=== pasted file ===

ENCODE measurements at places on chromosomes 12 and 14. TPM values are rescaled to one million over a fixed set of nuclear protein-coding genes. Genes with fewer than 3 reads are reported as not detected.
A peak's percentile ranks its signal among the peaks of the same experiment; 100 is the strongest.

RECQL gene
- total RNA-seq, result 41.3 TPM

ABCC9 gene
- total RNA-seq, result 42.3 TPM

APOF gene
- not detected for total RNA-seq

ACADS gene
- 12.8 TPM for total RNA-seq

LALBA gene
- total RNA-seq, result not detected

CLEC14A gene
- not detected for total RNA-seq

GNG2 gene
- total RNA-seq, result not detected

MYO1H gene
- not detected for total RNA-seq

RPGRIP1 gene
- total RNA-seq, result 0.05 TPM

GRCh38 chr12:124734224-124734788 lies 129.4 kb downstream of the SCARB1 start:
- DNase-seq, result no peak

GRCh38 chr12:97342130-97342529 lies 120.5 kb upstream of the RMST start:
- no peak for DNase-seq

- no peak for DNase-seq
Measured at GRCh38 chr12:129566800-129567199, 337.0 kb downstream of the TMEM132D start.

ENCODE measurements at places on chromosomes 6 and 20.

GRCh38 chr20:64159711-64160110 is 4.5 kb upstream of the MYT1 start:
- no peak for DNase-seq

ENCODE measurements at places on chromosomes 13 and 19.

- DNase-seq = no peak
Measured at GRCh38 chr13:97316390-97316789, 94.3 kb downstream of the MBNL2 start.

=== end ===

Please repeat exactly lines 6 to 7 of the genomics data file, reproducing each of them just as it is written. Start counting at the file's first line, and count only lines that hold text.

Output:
- total RNA-seq, result 42.3 TPM

APOF gene